When institutions come together to solve a problem, good things can happen. What started several years ago as a conversation regarding a critical community need led to the recent opening of a game-changing facility for local health care.
Memorial Health System, and other local health care providers, had multiple, unfilled nursing positions. Meanwhile, LLCC lacked the space to expand our nursing program. Could our institutions partner to impact this community challenge?
Yes. LLCC and Memorial leadership collaborated to ensure more students could enter LLCC’s nursing program that has been supplying quality nursing staff to area health care facilities for nearly half a century.
Launching a new era in local nursing education, we opened a state-of-the-art facility on the LLCC campus just in time for the start of this fall semester. The new space means 90 additional students can enroll in our nursing program each year, for a total of 215 new nursing students annually. Memorial Health System contributed $6.1 million to this project, allowing us to renovate the west wing of an existing campus building, install the latest nursing simulation equipment, and hire more faculty and staff to teach and serve our nursing students.
We couldn’t be more thankful and thrilled as we celebrate the opening of this beautiful new facility. At the time of our initial conversation about the nursing shortage, and later the announcement of our partnership, little did we know a pandemic was on the horizon and the need for nurses would become even more acute. Our collaboration could not have come at a better time.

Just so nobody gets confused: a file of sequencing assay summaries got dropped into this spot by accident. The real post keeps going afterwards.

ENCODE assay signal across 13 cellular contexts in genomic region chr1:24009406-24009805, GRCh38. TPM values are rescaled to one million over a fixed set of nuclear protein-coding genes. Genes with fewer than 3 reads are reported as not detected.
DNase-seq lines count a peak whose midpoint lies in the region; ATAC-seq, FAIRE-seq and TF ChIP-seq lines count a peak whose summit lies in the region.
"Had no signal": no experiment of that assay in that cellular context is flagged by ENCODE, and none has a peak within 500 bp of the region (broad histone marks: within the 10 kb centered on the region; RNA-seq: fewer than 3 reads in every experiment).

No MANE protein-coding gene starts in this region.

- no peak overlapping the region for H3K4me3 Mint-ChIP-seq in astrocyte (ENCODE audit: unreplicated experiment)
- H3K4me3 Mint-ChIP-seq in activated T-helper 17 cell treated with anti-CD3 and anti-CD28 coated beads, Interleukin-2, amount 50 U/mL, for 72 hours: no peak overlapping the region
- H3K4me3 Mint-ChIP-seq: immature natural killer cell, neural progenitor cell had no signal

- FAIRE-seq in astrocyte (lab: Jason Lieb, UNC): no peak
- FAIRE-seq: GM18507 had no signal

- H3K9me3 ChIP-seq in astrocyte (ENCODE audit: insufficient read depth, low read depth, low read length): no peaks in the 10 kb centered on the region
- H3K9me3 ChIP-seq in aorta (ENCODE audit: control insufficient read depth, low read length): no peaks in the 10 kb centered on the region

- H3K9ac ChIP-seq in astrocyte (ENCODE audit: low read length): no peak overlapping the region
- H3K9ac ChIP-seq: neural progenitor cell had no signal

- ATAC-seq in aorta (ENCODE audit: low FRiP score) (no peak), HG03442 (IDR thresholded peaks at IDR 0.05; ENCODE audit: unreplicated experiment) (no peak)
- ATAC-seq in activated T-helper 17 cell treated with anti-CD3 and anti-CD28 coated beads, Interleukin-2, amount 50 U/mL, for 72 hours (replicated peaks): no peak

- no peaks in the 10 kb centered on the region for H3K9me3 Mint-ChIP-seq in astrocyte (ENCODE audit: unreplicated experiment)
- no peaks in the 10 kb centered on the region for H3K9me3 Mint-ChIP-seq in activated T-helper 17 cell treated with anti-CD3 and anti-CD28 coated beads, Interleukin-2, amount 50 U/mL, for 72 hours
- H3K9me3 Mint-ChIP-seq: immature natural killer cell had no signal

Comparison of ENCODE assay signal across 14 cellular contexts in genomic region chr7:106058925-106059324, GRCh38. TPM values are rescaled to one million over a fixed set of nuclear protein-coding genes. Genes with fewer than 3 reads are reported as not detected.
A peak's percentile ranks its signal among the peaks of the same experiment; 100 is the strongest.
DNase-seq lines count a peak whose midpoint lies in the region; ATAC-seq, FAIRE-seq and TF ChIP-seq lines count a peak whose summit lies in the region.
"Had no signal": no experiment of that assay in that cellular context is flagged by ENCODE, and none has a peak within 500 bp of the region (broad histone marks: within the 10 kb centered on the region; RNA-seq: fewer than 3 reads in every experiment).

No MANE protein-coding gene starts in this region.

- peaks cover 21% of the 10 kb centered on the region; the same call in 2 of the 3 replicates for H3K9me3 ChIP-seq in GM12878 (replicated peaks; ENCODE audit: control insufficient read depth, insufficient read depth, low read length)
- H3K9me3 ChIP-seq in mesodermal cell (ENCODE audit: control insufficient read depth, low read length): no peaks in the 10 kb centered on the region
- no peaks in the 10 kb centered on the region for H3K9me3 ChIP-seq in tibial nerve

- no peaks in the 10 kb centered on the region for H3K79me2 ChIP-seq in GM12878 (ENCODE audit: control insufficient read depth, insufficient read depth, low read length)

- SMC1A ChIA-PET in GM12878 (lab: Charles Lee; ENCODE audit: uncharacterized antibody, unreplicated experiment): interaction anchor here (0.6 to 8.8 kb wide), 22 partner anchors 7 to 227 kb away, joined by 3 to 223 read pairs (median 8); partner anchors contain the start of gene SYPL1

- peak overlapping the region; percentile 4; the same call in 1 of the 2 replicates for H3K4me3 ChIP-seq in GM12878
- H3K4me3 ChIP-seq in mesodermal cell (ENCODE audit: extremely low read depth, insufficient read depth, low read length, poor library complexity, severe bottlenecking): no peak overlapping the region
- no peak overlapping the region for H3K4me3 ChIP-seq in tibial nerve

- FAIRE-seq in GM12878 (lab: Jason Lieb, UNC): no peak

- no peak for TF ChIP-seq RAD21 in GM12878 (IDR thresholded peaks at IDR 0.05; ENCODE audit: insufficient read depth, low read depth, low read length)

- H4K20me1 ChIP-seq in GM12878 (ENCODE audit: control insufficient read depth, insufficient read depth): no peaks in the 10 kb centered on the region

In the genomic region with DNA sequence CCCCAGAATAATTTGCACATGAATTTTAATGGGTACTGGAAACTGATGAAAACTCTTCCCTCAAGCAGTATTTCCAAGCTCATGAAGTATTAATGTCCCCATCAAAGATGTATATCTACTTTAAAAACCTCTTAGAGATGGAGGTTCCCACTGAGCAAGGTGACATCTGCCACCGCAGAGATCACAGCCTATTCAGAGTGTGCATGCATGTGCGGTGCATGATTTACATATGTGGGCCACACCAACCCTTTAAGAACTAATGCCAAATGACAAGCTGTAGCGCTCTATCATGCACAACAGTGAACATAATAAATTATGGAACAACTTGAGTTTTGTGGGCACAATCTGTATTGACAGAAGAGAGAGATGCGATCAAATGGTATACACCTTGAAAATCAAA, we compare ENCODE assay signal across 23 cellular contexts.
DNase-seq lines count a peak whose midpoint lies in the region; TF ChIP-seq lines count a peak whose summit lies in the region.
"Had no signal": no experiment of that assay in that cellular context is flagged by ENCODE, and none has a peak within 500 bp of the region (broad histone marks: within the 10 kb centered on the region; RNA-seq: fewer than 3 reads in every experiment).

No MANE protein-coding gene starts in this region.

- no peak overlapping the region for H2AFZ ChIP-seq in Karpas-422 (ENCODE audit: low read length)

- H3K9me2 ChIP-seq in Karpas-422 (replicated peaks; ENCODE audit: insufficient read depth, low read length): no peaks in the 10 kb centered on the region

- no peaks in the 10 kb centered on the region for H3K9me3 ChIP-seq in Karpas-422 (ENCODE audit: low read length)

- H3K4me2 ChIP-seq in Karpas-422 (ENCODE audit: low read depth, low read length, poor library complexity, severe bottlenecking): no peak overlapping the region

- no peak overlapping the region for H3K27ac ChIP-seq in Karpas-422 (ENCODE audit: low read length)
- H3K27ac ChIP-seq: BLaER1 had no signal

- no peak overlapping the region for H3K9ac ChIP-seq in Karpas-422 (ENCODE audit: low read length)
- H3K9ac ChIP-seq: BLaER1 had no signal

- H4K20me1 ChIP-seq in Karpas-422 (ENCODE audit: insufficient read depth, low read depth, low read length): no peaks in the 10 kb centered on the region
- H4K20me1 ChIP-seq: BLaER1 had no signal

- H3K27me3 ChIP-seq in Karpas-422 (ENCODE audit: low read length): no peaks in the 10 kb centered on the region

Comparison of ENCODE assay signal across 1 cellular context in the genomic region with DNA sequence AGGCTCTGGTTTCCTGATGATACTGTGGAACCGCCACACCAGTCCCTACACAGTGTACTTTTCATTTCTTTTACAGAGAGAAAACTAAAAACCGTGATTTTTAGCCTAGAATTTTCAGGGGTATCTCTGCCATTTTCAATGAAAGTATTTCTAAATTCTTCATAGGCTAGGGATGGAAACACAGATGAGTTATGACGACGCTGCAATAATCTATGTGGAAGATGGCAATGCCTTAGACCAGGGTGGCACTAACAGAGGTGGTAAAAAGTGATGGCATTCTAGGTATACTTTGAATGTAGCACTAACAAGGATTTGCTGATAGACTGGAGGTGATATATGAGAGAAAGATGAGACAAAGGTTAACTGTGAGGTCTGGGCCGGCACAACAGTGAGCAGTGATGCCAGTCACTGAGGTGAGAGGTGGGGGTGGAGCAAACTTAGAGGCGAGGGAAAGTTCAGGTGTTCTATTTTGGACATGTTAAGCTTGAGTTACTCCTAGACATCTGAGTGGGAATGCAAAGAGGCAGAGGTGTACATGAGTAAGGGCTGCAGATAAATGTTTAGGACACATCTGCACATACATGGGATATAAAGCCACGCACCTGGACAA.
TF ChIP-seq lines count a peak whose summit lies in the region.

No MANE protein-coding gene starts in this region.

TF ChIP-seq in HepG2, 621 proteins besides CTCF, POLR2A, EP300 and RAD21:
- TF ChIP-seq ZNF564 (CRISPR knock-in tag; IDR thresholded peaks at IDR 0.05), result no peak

As Ed Curtis, president and CEO of Memorial Health System, said, “Throughout the pandemic, the public has come to appreciate more than ever the incredible dedication, expertise and heroism of the nursing profession. Unfortunately, our region continues to experience a nursing shortage that has made the last few months incredibly more challenging. The formal opening of this new LLCC Nursing Education Center is visible proof of the ongoing collaboration between LLCC and Memorial Health System to address the nursing shortage in this region.”
Touring the new facility with Mr. Curtis just prior to its opening, Marsha Prater, senior vice president and chief nursing officer of Memorial Health System, commented, “As a nurse for over 40 years, I am thrilled to see the caliber of this learning environment and the tremendous support it will provide for the next generation of nurses in our region. Memorial is proud to employ so many LLCC nursing graduates here in Springfield and at our hospitals and clinics across the region.”
Having graduated nearly 4,000 LLCC nursing students, there’s a good chance the next time you encounter a local nurse, they are one of our alumni. Thanks to our community partner, Memorial Health System, the number of graduates will grow even more quickly. As conditions allow, we will be inviting them and all of the general public to tour our new Nursing Education Center and help us celebrate the 50th anniversary of our outstanding nursing program.
We honor all nurses and health care workers this Labor Day weekend for their heroic and selfless work during this challenging time.
Charlotte Warren is president of Lincoln Land Community College.